From Things Lost book cover

An intimate history of the Holocaust that casts new light on our understanding of victimhood and survival.

In May 1933, a young man named Rudolf Schwab fled Nazi Germany. His departure allegedly came at the insistence of a close friend who later joined the Party. Schwab eventually arrived in South Africa, one of the few countries left where Jews could seek refuge, and years later, resumed a relationship in letters with the Nazi who in many ways saved his life. From Things Lost: Forgotten Letters and the Legacy of the Holocaust is a story of displacement, survival, and an unlikely friendship in the wake of the Holocaust via an extraordinary collection of letters discovered in a forgotten trunk.

Only a handful of extended Schwab family members were alive in the war’s aftermath. Dispersed across five continents, their lives mirrored those of countless refugees who landed in the most unlikely places. Over years in exile, a web of communication became an alternative world for these refugees, a place where they could remember what they had lost and rebuild their identities anew. Historian Shirli Gilbert takes readers on a journey through a family’s personal history wherein we learn about a cynical Karl who attempts to make amends for his "undemocratic past," and a version of Rudolf who spends hours aloof at his Johannesburg writing desk, dressed in his Sunday finest, holding together the fragile threads of his existence. The Schwab family’s story brings us closer to grasping the complex choices and motivations that—even in extreme situations, or perhaps because of them—make us human.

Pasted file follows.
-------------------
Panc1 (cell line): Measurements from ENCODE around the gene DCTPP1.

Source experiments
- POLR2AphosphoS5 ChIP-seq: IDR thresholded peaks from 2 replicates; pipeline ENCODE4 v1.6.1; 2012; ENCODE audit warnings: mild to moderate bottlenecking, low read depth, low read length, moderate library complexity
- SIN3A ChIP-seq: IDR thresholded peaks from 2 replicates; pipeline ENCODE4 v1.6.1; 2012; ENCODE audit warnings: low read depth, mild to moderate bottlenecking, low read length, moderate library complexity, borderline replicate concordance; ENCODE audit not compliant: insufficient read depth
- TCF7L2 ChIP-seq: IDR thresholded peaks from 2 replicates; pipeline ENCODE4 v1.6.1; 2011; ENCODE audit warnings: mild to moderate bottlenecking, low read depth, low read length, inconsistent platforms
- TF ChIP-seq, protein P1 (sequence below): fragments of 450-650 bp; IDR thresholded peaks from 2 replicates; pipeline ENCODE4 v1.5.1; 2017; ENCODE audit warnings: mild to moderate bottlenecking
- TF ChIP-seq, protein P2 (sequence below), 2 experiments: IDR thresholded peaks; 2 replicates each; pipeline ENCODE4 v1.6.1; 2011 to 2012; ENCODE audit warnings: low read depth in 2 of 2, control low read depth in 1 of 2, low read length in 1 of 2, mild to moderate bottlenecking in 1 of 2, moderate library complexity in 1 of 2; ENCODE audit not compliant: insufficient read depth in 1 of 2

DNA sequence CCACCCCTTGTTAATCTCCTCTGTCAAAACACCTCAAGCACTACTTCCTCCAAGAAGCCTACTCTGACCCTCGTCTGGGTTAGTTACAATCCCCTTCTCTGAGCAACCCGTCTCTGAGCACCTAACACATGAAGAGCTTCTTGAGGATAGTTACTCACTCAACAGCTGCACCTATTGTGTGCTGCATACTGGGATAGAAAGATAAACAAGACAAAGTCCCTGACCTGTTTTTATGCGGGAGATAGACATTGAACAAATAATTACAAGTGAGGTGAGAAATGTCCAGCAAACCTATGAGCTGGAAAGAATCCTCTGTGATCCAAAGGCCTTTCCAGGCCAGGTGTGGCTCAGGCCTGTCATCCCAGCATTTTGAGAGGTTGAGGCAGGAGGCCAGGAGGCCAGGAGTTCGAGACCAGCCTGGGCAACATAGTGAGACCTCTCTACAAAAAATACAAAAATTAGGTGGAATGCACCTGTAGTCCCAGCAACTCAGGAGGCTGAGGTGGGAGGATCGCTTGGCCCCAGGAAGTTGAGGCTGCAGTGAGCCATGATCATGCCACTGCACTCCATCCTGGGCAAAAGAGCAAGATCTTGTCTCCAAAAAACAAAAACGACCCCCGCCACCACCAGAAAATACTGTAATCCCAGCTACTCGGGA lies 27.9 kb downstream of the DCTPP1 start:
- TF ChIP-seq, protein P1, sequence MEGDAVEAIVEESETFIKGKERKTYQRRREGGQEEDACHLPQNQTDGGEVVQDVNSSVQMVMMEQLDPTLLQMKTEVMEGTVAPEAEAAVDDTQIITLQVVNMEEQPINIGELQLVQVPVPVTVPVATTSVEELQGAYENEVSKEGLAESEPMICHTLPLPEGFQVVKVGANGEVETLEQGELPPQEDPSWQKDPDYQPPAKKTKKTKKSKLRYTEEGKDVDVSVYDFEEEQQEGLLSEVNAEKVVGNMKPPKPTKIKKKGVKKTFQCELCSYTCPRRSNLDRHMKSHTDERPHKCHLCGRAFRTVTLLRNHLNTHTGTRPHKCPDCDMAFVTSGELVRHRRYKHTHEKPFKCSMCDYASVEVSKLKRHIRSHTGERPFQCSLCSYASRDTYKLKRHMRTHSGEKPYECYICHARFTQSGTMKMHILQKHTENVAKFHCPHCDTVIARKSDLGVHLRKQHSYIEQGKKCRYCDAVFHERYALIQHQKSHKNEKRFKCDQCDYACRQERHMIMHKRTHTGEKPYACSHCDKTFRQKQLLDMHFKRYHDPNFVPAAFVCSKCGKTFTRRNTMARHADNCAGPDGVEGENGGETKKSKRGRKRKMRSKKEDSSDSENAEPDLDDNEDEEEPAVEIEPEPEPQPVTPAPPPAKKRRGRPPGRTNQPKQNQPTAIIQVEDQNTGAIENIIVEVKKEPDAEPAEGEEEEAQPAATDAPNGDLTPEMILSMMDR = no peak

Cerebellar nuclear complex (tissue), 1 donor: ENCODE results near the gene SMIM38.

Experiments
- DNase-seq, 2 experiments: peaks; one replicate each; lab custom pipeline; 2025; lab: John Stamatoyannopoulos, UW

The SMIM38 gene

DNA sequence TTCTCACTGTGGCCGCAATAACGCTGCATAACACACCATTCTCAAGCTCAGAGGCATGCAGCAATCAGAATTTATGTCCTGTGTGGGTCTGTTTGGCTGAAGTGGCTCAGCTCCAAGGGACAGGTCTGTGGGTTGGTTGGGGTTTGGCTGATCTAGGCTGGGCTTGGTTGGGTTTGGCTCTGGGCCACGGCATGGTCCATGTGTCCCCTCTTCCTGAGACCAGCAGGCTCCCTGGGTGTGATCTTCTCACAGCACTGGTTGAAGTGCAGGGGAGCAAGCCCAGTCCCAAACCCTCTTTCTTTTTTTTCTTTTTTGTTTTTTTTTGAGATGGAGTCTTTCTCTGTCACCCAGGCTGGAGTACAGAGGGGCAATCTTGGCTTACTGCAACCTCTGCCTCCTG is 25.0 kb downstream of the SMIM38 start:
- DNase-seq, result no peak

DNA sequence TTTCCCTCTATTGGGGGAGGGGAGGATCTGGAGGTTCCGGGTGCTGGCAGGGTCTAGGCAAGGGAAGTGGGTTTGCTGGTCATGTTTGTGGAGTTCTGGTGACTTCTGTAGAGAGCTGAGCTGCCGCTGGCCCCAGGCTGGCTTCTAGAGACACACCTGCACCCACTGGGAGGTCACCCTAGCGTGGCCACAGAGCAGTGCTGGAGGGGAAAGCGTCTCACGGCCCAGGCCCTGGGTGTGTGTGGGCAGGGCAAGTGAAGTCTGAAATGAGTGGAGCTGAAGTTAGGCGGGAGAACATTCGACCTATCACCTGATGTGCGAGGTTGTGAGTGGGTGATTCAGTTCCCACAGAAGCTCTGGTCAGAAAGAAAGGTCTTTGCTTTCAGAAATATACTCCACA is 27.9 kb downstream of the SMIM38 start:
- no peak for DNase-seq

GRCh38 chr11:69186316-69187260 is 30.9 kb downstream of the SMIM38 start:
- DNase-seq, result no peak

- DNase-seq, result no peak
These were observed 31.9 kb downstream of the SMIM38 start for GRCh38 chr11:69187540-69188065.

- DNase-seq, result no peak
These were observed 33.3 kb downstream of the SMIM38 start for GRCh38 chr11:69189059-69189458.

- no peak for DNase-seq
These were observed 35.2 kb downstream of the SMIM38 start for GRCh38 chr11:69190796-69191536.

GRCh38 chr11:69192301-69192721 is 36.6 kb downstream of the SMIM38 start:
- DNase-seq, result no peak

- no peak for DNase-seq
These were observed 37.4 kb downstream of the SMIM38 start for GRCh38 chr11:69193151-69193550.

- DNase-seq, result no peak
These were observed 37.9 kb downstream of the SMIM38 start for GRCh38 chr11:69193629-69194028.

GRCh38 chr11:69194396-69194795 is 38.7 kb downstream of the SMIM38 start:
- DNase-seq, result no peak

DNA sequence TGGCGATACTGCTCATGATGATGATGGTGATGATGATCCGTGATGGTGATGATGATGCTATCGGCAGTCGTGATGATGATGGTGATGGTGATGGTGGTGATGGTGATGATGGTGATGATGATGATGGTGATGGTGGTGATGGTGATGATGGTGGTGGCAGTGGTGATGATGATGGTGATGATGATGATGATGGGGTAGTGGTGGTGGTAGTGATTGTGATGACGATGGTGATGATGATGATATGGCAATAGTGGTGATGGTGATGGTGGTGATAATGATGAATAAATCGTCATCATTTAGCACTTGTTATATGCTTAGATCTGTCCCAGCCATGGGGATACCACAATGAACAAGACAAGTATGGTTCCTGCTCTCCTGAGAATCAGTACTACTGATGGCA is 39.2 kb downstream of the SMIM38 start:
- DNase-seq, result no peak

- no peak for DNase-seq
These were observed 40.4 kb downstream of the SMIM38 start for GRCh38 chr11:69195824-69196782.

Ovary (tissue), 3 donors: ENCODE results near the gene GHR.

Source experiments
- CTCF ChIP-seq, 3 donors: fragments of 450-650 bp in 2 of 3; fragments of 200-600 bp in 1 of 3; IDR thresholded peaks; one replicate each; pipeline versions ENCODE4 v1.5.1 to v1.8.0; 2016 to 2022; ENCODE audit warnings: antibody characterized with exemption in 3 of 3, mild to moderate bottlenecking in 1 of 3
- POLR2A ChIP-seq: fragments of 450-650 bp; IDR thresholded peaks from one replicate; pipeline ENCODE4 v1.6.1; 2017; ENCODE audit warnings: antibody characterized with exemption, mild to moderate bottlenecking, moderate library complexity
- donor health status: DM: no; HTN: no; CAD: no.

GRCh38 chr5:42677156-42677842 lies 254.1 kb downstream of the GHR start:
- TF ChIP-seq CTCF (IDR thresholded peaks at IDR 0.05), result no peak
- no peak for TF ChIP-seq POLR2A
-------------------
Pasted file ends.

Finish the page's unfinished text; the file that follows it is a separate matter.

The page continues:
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The Family Tree

Schwab Family Tree in miniature

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The Letters

Rudolph Schwab's temporary Belgian ID

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"Beautifully written and deeply researched, Gilbert’s empathetic but unblinking investigation of this transnational story suggests that the belated and well-intentioned inclusion of refugees as ‘Holocaust survivors’ can obscure their particular ambivalent and traumatic experiences." – Atina Grossmann, author of Jews, Germans, and Allies: Close Encounters in Occupied Germany